“Though the characters in the film fight to straddle the great cultural divide, they ultimately suffer for their attempts,” explains Sivan, whose appreciation of the physical beauty of his native Kerela manifests itself in every frame. “Sajani realizes that she and Moores cannot build a life together, while Moores and T.K. each realize that their dreams are not grounded in reality. Their vision of an India-British partnership is doomed by the divergent views of their respective cultures.

“I also wanted to convey a sense of hope … hope for T.K.’s independence and the independence of his people. Just as the darker themes of the story continue to resonate today, I feel that the theme of hope will resonate most strongly for the audience.”

The conflicts that inform the drama in Before the Rains are hardly specific to India. Indeed, Sivan’s movie was inspired specifically by a segment of Israeli director Dany Verete’s The Desert Trilogy: Yellow Asphalt: Red Roofs. In it, an Israeli farmer has an affair with his housekeeper, and, when discovered, forces his Bedouin assistant to deal with it. Screenwriter Cathy Rabin was brought in to research pre-WWII colonialism in India and adapt Red Roof for that period.

The producers elected to shoot the film in the mountainous Munnar region of Kerela, where the construction of a road – then and now – would present a huge challenge for men, machines and elephants. The remoteness of the location guaranteed that Sanjani would fare no better in her appeals for forgiveness than a Bedouin woman.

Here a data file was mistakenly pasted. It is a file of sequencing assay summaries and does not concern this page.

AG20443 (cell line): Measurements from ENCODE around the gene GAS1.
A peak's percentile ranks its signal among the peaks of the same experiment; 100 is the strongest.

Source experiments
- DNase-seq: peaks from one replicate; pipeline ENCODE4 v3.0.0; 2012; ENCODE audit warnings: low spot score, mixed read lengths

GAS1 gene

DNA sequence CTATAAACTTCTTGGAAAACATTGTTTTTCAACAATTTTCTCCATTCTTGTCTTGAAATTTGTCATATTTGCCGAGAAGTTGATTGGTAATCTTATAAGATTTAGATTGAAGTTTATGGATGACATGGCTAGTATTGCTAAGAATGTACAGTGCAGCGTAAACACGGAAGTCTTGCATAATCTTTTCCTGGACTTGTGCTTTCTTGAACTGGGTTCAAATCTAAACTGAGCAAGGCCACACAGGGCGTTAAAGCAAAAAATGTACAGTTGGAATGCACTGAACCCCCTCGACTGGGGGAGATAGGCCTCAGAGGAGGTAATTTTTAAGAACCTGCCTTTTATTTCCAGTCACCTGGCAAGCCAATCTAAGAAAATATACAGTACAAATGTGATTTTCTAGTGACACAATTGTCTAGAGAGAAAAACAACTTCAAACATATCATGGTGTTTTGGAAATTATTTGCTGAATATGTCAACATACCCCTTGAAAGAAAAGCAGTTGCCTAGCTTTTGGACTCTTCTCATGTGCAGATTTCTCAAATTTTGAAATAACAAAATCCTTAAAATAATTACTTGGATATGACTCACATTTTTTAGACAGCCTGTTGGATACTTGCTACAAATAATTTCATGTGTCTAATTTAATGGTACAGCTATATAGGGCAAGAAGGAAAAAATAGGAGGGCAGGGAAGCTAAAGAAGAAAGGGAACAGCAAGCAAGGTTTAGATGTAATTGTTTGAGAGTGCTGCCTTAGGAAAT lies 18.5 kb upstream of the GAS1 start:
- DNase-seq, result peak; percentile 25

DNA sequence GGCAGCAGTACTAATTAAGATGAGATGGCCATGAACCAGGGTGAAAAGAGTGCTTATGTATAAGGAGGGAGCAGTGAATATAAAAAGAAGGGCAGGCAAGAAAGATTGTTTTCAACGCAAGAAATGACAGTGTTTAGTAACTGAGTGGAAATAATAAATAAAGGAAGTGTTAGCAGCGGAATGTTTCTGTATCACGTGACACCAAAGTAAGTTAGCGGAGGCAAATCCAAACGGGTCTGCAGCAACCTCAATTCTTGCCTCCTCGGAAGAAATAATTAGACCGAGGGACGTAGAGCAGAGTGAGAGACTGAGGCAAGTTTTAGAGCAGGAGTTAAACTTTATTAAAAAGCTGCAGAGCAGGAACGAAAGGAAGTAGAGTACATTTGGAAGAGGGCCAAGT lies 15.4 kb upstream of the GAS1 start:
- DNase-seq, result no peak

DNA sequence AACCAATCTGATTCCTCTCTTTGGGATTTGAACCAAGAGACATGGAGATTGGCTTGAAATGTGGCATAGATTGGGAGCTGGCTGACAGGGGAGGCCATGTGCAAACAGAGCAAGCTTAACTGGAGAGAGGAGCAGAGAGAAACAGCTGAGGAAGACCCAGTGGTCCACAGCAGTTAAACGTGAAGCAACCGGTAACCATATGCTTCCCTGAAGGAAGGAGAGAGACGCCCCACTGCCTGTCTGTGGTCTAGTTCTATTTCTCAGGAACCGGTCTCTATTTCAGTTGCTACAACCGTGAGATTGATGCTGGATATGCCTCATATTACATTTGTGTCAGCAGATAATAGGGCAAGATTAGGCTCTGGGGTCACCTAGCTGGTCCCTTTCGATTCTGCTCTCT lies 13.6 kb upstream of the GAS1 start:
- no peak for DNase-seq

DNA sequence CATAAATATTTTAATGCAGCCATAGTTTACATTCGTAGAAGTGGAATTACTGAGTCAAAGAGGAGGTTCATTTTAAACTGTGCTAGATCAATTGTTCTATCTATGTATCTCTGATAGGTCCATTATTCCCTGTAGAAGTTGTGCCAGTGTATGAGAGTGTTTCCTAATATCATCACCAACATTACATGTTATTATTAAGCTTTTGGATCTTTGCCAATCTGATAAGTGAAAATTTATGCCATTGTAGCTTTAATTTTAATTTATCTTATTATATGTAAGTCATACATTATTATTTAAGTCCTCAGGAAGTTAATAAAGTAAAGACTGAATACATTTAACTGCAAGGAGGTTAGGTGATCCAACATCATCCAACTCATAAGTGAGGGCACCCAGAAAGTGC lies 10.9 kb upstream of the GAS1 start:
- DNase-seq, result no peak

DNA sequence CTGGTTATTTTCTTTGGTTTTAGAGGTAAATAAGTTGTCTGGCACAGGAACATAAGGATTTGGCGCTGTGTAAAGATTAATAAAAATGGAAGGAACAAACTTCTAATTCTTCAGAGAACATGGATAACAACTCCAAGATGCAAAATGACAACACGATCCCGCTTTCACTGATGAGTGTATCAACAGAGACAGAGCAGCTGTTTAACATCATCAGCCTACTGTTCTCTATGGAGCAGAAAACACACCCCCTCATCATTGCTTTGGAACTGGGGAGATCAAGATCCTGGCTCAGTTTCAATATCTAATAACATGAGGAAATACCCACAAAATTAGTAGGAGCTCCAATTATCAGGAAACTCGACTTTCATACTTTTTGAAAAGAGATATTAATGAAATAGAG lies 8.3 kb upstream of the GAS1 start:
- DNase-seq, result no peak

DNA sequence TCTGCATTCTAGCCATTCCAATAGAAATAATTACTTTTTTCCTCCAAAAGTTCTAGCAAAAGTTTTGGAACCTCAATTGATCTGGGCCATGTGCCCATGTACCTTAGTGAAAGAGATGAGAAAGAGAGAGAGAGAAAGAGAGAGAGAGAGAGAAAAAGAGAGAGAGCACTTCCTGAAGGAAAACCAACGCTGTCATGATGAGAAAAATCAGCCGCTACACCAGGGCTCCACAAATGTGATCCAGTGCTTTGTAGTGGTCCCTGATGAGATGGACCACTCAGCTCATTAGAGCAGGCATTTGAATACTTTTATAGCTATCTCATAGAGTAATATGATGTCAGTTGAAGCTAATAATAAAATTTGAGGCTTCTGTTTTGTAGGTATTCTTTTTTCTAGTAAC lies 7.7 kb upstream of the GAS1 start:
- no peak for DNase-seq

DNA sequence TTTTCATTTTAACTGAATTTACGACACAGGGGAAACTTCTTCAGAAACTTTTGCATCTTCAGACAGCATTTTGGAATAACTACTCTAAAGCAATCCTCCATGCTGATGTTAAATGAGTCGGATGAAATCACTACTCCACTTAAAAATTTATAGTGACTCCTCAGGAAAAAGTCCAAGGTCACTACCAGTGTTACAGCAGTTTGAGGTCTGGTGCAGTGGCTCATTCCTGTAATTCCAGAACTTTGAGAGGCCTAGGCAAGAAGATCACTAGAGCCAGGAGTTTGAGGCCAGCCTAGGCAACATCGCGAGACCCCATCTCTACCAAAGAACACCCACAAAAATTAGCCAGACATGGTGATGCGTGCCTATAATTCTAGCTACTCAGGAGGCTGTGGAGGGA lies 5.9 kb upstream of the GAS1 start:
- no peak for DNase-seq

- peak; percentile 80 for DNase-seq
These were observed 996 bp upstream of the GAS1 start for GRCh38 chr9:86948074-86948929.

“The same thing would happen today in certain areas of the country,” allowed Bose, whose passion for causes involving gender equality, human rights and child welfare have led him to start his own non-governmental organization (NGO) and become a spokesman for several relief agencies. “A woman could be beaten, in addition to being ostracized by her family and neighbors. Under the creamy surface of Indian society, there’s tolerance for the sustained abuse of women.”

The greatest abuses, Rahul asserts, are directed at poor and undereducated Muslim girls, several dozen of whom participate in programs sponsored by the Akshara Centre. Rahul also has worked with the international Solidarity Network to provide aid to survivors of the 2004 tsunami on the Andaman and Nicobar islands. His own NGO has provided scholarships to impoverished children, so they can attend a private school on the mainland.

His active support for such causes has prompted some critics to label Bose, “the Sean Penn of Indian films.”

“If they’re comparing us as actors, it’s a massive overstatement,” he allows. “But, I wouldn’t be at all unhappy if they were referring to our political ideologies.”

Not all of the news from India is bleak. He points out that the ritual abandonment and murder of baby girls, which has appalled western media, appears to be easing. More couples, too, are adopting girls, as well.

An inordinate number of the movies that make their way from India to America concern the uneasy transition from life under the British Raj to independence, partition and democracy. In fact, Sivan and Bose agree, Indian audiences aren’t particularly interested in rehashing that period in the country’s history.

“We’re a post-colonial nation,” said Bose, who also is a member of the national Orange Indian Rugby Team. “It is true, though, British men are portrayed almost exclusively as villains. We will have come of age when British men are portrayed evenly.”